Faithlife Corporation
Notes & Transcripts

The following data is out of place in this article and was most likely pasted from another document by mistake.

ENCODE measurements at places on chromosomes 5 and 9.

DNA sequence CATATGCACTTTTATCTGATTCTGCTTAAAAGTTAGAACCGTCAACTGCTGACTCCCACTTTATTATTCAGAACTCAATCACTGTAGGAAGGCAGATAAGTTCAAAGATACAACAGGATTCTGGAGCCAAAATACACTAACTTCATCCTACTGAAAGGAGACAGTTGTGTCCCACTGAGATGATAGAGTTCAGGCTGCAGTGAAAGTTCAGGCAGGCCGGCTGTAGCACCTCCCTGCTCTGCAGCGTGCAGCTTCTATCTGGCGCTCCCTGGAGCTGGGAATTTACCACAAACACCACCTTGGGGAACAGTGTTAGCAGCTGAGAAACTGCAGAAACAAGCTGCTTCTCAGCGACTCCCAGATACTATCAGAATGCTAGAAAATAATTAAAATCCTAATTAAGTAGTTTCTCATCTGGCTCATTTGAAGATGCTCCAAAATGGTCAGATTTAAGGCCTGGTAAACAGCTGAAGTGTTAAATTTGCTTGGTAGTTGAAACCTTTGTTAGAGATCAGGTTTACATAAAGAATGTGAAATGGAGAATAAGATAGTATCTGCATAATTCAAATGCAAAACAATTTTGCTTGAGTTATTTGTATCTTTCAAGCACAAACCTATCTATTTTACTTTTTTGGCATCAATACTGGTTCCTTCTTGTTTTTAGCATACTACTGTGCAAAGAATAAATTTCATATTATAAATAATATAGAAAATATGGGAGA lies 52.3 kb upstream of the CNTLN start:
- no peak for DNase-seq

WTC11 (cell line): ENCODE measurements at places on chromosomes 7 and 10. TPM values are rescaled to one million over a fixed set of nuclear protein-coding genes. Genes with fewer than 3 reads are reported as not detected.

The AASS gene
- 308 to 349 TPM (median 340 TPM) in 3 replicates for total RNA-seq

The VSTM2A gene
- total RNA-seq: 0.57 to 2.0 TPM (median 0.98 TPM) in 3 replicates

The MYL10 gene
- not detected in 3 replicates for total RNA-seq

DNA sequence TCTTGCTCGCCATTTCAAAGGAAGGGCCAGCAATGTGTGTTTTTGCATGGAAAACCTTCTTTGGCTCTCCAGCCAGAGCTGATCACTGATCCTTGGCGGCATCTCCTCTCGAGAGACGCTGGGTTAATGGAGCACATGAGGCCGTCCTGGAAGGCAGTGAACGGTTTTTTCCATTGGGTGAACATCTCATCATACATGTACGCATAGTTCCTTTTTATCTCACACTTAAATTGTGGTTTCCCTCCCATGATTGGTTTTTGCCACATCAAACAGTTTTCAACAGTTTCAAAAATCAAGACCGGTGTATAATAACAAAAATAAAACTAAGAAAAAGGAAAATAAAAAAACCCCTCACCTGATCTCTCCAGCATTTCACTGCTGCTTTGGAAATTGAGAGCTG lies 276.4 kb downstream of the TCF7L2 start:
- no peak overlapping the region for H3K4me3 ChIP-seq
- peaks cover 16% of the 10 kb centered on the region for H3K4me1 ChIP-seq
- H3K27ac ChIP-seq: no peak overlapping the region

Philippians 13.Here we are, the third of March, we are already in to Autumn, but there is still some hot weather ahead of us.  In fact we have had some real scorchers this summer. I do not handle the high temperatures that well – once it gets above 25o C. I wither. The good thing about have an 11 year old daughter who loves the water, is that I have an excuse for having a decent sized paddling pool [P]. When it gets above 25o C, I am in, cooling down. The only trouble is when you get in, it is not only you – there is grass and dirt on your feet, flying things land in, leaves from the trees. It is a continual job keeping the water clear. You just leave that pool a few days over summer and it starts to go green, leave it too long it begins to smell, paramecium start to grow. So to keep out all the muck, the pool has a filter [P]. A pump sucks water draws it through a filter, the muck gets caught in the filter and only pure water ends up going back into the pool. Not an advanced concept – we have filters everywhere, air-filters and oil-filters in our cars. We know the importance of keeping out the dirt – it can end up causing real damage. It is even more important to keep the dirt out of our minds and hearts – watch out to keep the muck out, because it is in the very atmosphere all around us where we live! So I want to talk about filters today – a filter we find in Scripture. For Scripture says: [Proverbs 4:23 Watch over your heart with all diligence, for from it flow the springs of life.] You will recall that Paul in the letter he wrote to the church in Philippi addressed the issue of two women in the fellowship, who were mature believers, yet they weren’t getting along [P]. This issue may well have been the whole reason for writing the letter – the church was in danger of being divided. All the issues that Paul had spoken about so far could well have been preparation for dealing with this matter: He emphasized being of one mind [P]; humbling serving others, laying aside your interests for the sake of others [P]; and there is a repeated emphasis on rejoicing [P].  These would preclude any kind of personal animosity and division. Paul is addressing practical matters, there is a series of seemingly unrelated commands and exhortations – but when seen in the context of this disagreement within the fellowship, they all make sense and are related. We saw last time that Paul gave the formula for handling the situation: [P]in everything” (so it in fact applies to any situation) He tells us not to be anxious but: “by prayer and supplication with thanksgiving let your requests be made known to God. And the peace of God, which surpasses all comprehension, will guard your hearts and your minds in Christ Jesus.” We call upon God to resolve the situation, not worrying about it, but trusting Him. Supernatural peace that comes from God Himself will guard our hearts and minds. God’s peace guards our mind – He does a miracle! But there is also the part we must play. [P] [Philippians 4:8-9 Finally, brethren, whatever is true, whatever is honourable, whatever is right, whatever is pure, whatever is lovely, whatever is of good repute, if there is any excellence and if anything worthy of praise, dwell on these things. The things you have learned and received and heard and seen in me, practice these things, and the God of peace will be with you.]  The same outcome: the peace of God. His peace guards our mind but also we must guard it; dwell on what is true, honourable, right, what is pure, lovely, of good repute, what is excellent and worthy of praise. Paul begins (Phil 4:8) with: “Finally” – again! Paul had said “finally” back in (Phil 3:1) – and Paul is not finished yet! “finally” does not necessarily signal the end is near; it just signals that he is moving on to other matters, it does not mean this is the last thing he has to say. Paul had been addressing the situation between these two women; now he is moving on to other things: general instructions for the whole fellowship. He provides some important guidelines here about how we are to think and act. They are guidelines, not rules – he has intentionally avoided a legalistic, narrow set of parameters. Nonetheless, the boundaries he sets are firm and sure. But although he is moving on from addressing the situation between Euodia and Syntyche; what he says makes a lot of sense in terms of the context of disagreement he had just addressed. Notice all the “whatever’s[P] – if Paul had said, “Think only about things that are true, honourable, and right,” we would be left with a checklist to follow. It would essentially be a negative command, telling us not to think about things that did not meet the criteria. Instead, he has us conjure up a boundless set of items that fit positive criteria. His whatever is statement is like a fill-in-the-blank exercise. As long as it fits one of the criteria, you’re good to go! Paul does not say, “Don’t do this, don’t do that, and don’t do this other thing.” Such a list would quickly become outdated, and we would be saying, “That doesn’t apply to me today.” By keeping his list general, Paul makes his message timeless. Something that is true and pure could be found in any culture or time period. Our imagination is the only limitation—other than the standards he sets. And this is where we come to the filter I was talking about: [P] What’s your filter? Paul’s series of whatever statements serve as a grid to filter what we should dwell upon. It eliminates the negative influences without hindering the flow of the positive ones. The eight criteria that Paul provides should serve as a grid for the kinds of things we ought to think about. Instead of providing a finite list of do’s and don’ts, Paul provides principles that should guide our behaviour. “Rules are many, principles are few. Rules change, principles never do.” At school I was no good at languages because you had to learn great long lists of vocab; I preferred maths – you learnt a principle; once you got that, all you had to do was apply it for whatever the problem was. Principles are not only easier to remember because of their limited number, but they are also timeless—if properly formulated, they always apply. If you tried to comprehensively list what should or should not be done, you will inevitably leave out something important. Even if you could successfully list everything, at some point things will change, there will be a situation that falls outside the bounds of your list. Although there are advantages to principles compared to rules, there is also a downside – you have to apply them – not simply follow the rules but think about a how they work out in your situation. Principles do not have right and wrong answers, but are more along the lines of good, better, and best. Although the New Testament has specific prohibitions we might characterize as rules, more often the truths of Scripture are framed as timeless principles that must be wisely implemented. Paul provided a grid for deciding what kinds of things we ought to do versus not do. He avoids a specific list by giving four guidelines: what you have learned, received, heard about, and seen in me. [P] He sets his own life as a standard, as an example to follow. In each situation they were to ask the question: “What did Paul do or teach us to do?” What about us? How can we know what Paul would do when we have never met the guy? We see and hear about Paul’s ministry in the book of Acts; we learn and receive teaching from him by studying his letters. We see his ministry advice for handling issues that arise in the church, his personal counsel to Timothy and Titus, his praise of his fellow workers – all this helps us to discern his values and decision-making processes. Looking to what Paul would do inevitably directs us back to Jesus—the Author and Perfector of our faith – as Paul said: [1 Corinthians 11:1 Be imitators of me, just as I also am of Christ.] Jesus is another strong proponent of principles over rules. Many of His debates with the religious leaders could be characterized as moving them beyond rules to the principles that underlie them. We find safety in rules, even if we don’t manage to keep them. If we have a list of rules we can use them to live by, direct our own life; but God does not intend for us to do it ourselves – He intends for us to walk in relationship – to be led by His Holy Spirit, rely on Him in each situation. What we do is determined by what we think. Instead of a list rules about what we should do, Paul goes even further back to what we think? We have a list, not of rules, but a filter that helps guard our mind, direct our thinking. We need the mind to the Spirit. We can have our minds set on the flesh of on the Spirit: [Romans 8:5-6 For those who are according to the flesh set their minds on the things of the flesh, but those who are according to the Spirit, the things of the Spirit. For the mind set on the flesh is death, but the mind set on the Spirit is life and peace.] Paul directs us as to what our minds should be fixed upon. Thoughts come at us from every which way – some we are good, others we should not entertain – but which? Well, is it: true? Is it honourable? Right? Pure? Lovely? If so you allow through, you let your mind dwell on that – filtering out all this rubbish – what is false, dirty, corrupt, shameful. Rather than forbidding the bad, the focus is on the good. Let’s look at how these principles to apply to our thought life: Whatever is: True: [P] (ἀληθής) = in accordance with historical fact. How much of our time is taken up considering what is not even true what is not reality. My sister gave me a crazy DVD for Christmas: “Galaxy Quest”. It’s all about these aging actors who, years ago, were in a popular science fiction TV series – they acted the part of people fighting for good in universe in their space ship. But some aliens from out of space intercepted the TV transmissions and thought that this TV series was for real, like newsreel. They saw these great heroes, and thought that they could solve their problem. So they took these actors up into space to rescue them. They had no concept of fiction, they thought that it was true – deception was not a concept they could comprehend. The moment of truth came when the actors had to admit that actually they had pretended, were just acting; that they had lied! You stop and think about it, the books we read, the movies we watch – it is fiction, it isn’t true! Not that there is anything wrong with that, I’m not against fiction – but just how much of our time is spent considering that which is not true at all. We have portrayed a way of living before our eyes – and we see it so often we come to accept it as true! Our lives are hidden in God with Christ Jesus – that is the truth, Christ is in me – that is the reality. But my mind focuses on that which is not true – that this life is all there is; that the All Blacks winning is important; that it vital to have a luxurious house, an i-pad or whatever – stuff that is not true because it doesn’t last. As regards the conflict between these two women in the church – do you know what turns the disagreement into division? People taking sides – they hear one person’s point of view only, they don’t find out the whole truth. One side misrepresents the other – and division is built on half truths and a slanted version of the story. Whatever is Honourable: [P] (σεμνά)  = worthy of respect, noble, dignified. It is appropriate, befitting behaviour; which brings dignity and respect—‘good character.’ Not something we speak of today. Those we admire, the famous and renown; are those who are successful, those with charisma, those who have made it to the top – the ambitious, the assertive, those who are in your face. It used to be those we respected were those with nobility of character. At work I call my boss “Pete” – but when I first started, the head of Microbiology, though everyone else was addressed by their first name, was always called: “Mr Rose”. He was the friendliest, most personable chap, but there was a certain dignity – you respected him. [1 Timothy 3:8 Deacons likewise must be men of dignity ……] It is the same word. What happens in a dispute, where people take sides? There is character assassination – one side brings up the dirt on the other party. Instead of considering what is noble and dignified, things to respect; they are considering exactly the opposite. Whatever is Right: [P] (δίκαια)   what is proper or right in the sense of being fully justified. Right is not considered today – instead of considering what is the right thing to do; we consider what is expedient. You are walking down the road and the person in front of you blows their nose, as they pull out their hanky a $20 bill falls to the ground. The right thing to do is to pick it up and give it to them; the expedient thing is to put it in your own pocket. Success, expediency, pragmatism is the measure, not what is right. What happens when two parties are in disagreement – you dwell on the wrong done. You could recall all the times the other person had done the right thing, deeds of charity and service; but no, we dwell on the one time he happened to say some little thing that offended me. We dwell on what we perceive to be the wrong, rather than on the right. If you dwelt on the right, the disagreement would not be there. Whatever is Pure: [P] (ἁγνά)   what is morally pure, undefiled – the word referred to ceremonial purification. It has to do with being without moral defect or blemish. Do you know what the news, the gossip mags, the tea-room thrives upon? Dirt! There is something in us that revels in it – the flesh! If we thought only on the pure, much of our thinking would be eliminated. Do you know if you dig deep enough you can find some dirt on everyone? You’ll find what you are looking for. If you dwell on the pure, you won’t be looking for the dirt. Again, when there is a dispute – one side tends to look for the failing in the other person. If they were looking for what was pure – perhaps they might find things to admire in the other, things to honour them for, rather than condemn them. Whatever is Lovely: [P] (προσφιλῆ)  it is that which is acceptable; something “whose grace attracts", causing people to be pleased with it. It’s more of the same – you can focus on what is disagreeable, that which displeases you, or you can look at what is pleasing. In a church fellowship we are family – we are close to each other – and the closer you are to people, the better you know them. And when you get close to people there will be some things that are lovely, that please you; and some things that irritate you and get up your nose. It is good marriage advice – dwell on the lovely – on the fact that your spouse made you breakfast in bed, not that he left his dirty socks under the bed. I have a lovely wife who does 101 lovely thoughtful things each day, but if one little thing irks me; what is it that I think about? The unlovely can be a really minor feature, but that is what we focus on. But is the lovely that should be let through our mental filter. Good repute: [P] (εὔφημα) – it literally it means “well-sounding” – it is that deserving approval or having a good reputation. Look, there are a couple of respected members of the fellowship who have had a falling out, they disagree with each other. Now people in the fellowship are taking sides with one or the other. One side seeks to discredit the other – they seek to gain support for their own side or point of view – so they say: “Did you hear what so-and-so did?” They dig up the dirt. Instead of looking for the things that are of good repute, worthy being lauded and praised, they focus on exactly the opposite, the things that will spoil the reputation of the other. Look, a pastor can have led a congregation, fed them on the word, built up the congregation, cared for the flock faithfully for years. But if he falls morally – what is it that he is remembered for? I am not saying we should ignore sin in leadership, with their responsibility goes a higher level of accountability – but what I am pointing out is that we tend to focus on the juicy gossip, that which discredits, rather than that which is laudable. Rather than that which is shameful we should look for things of Excellence: [P] (ἀρετὴ) – the word means virtue, it was the most comprehensive Greek term for moral excellence. The Greek laid great emphasis on ethics, and this was their word for their highest virtue – it is ‘outstanding goodness’. You know why gravel is cheap and diamonds are expensive, don’t you? Anyone can go out and collect gravel – but something of value takes searching out. It is easy to find the shoddy, the make-do, the doing of the bare minimum required, the ordinary – it’s everywhere. To find the gem of value, that which is of excellence, you are going to have to search a bit more diligently. Anyone can find dirt, but to find virtue – that is something! And if you find it you have something of far greater value. It takes no great skill to be a critic – look for the virtue in people. You can easily find some fault to criticize but is there anything that is Praiseworthy? (ἔπαινος) – that which deserves praise. It says: (καὶ εἴ τις ἔπαινος ‘and if there is anything praiseworthy’) – there may be not much but if there is anything at all that you could praise the other person for – think about that. Dwell on that. Is this all just “Pollyanna” thinking? Looking on the bright side of life, positive thinking? Some have perverted Christianity into a mere psychology of positive thinking. No, it is not being blind to faults and being unrealistic, because that is not true. Yes, there are faults in the other, we are not saying they are not there but it is what your mind dwells upon. And when there is a disagreement between two parties, the natural tendency is to dwell on the hurt, on what the other did to you, the wrong in the other – and your mind feeds on it until it becomes way bigger than it is. It says let your mind dwell on these things [P] – the things that are true, honourable, right, pure, lovely, of good repute, things of excellence and worthy of praise – we are to Ponder upon these things: (λογίζομαι) – that term which we find prominent in the book of Romans – it means: to consider, reckon, to take into account, to think on, dwell upon, ponder. Use your mental facilities upon them continually and habitually. It is to think about something in a detailed and logical manner, apply your reasoning. I have said that I have found myself involved in this “Euodia-Syntyche” situation before – and where there is conflict and disagreement, you find that it preys upon your mind. You turn the situation over and over. It is easy to dwell on the hurt, the injustice, the wrong, what you perceive to be the fault in the other person.  There was on old TV program about a father and son – and it used to start with this cute son asking his Dad: “Have you ever tried to think of nothing?” His Dad said, “Yep, it’s hard isn’t it?” The son replied, “Yeah, some little thing always comes sneaking in.” You can’t think of nothing, but you can choose what you think about. And here we are give a filter to guard our mind about what we let in. But, what is true? [P] What is honourable? What is right? What is pure? Where do you find that which is lovely? What is of good repute? What is excellent? What is praise-worthy? Or rather should the question should be WHO IS? [P] There is only one who satisfies these criteria: JESUS! [P] He is the only One who is True, [P] who said, “I am the truth!” [John 14:6 “I am the way, and the truth.”]; who is honourable, worthy of all honour [P] [Revelation 5:12 “Worthy is the Lamb that was slain to receive power and riches and wisdom and might and honour.”] He alone is right [P] – righteous altogether, without sin. [Acts 3:14 “But you disowned the Holy and Righteous One]. Jesus alone is pure [P] – a spotless Lamb [1 Peter 1:18-19 knowing that you were not redeemed with perishable things like silver, but with precious blood, as of a lamb unblemished and spotless, the blood of Christ.] I have to admit that I have difficulty in interpreting the Song of Solomon but many say that it is an allegory of Christ and His Church; there in: [Song of Solomon 5:16 “His mouth is full of sweetness. And he is wholly desirable. This is my beloved and this is my friend.”] or as the amplified renders it: [P]He is the altogether lovely”. Who is of good repute, whose Name or reputation is above every name? [P] We read in: [Philippians 2:9 For this reason also, God highly exalted Him, and bestowed on Him the name which is above every name,] It is only Jesus! He is the epitome of excellence [P]He does all things well: [Mark 7:37 They were utterly astonished, saying, “He has done all things well.”] And Jesus alone is worthy of all praise! [P] Hallelujah! [Psalm 148:13 Let them praise the name of יהוה, for His name alone is exalted; His glory is above earth and heaven.] [Revelation 5:12-13 “Worthy is the Lamb, who was slain, to receive power and wealth and wisdom and strength and honour and glory and praise!” Then I heard every creature in heaven and on earth and under the earth and on the sea, and all that is in them, saying: “To him who sits on the throne and to the Lamb be praise and honour and glory and power, for ever and ever!”] Jesus is the One who fulfils these perfectly – nothing and no one else is true, honourable, right, pure, lovely, of perfect repute, excellent, He alone is worthy of our praise. We are to ponder these things …. We are to meditate upon Jesus! He should be the subject of our meditation: [Psalm 104:34 My meditation of him shall be sweet: I will be glad in יהוה. Psalm 27:4 One thing I have asked from the יהוה, that I shall seek: that I may dwell in the house of the Lord all the days of my life, to behold the beauty of the יהוה and to meditate in His temple.] why let your mind consider the ugly? It is so easy to get distracted, we live busy lives and we can get caught up just in the business of living – but only one thing really matters! It is so easy for our mind to be taken up with other things. [Luke 10:38-42 Now as they were travelling along, He entered a village; and a woman named Martha welcomed Him into her home. She had a sister called Mary, who was seated at the Lord’s feet, listening to His word. But Martha was distracted with all her preparations; and she came up to Him and said, “Lord, do You not care that my sister has left me to do all the serving alone? Then tell her to help me.” But the Lord answered and said to her, “Martha, Martha, you are worried and bothered about so many things; but only one thing is necessary, for Mary has chosen the good part, which shall not be taken away from her.” ] There are other things that press for our attention. And our eyes can so easily get shifted from where they ought to be. Remember Peter with James and John on the mountain, there they saw the LORD in His glory, there was Moses, there was Elijah! Totally overwhelmed Peter blurted out some remark about making a tent for each of them. Then God Himself intervened, the cloud came down and He Himself spoke: [Matthew 17:5 While Peter was still speaking, a bright cloud overshadowed them, and behold, a voice out of the cloud said, “This is My beloved Son, with whom I am well-pleased; listen to Him!”]  Then the cloud lifted: [Matthew 17:8 And lifting up their eyes, they saw no one except Jesus Himself alone.] We need to have our eyes fixed upon Him, our mind stayed upon Him.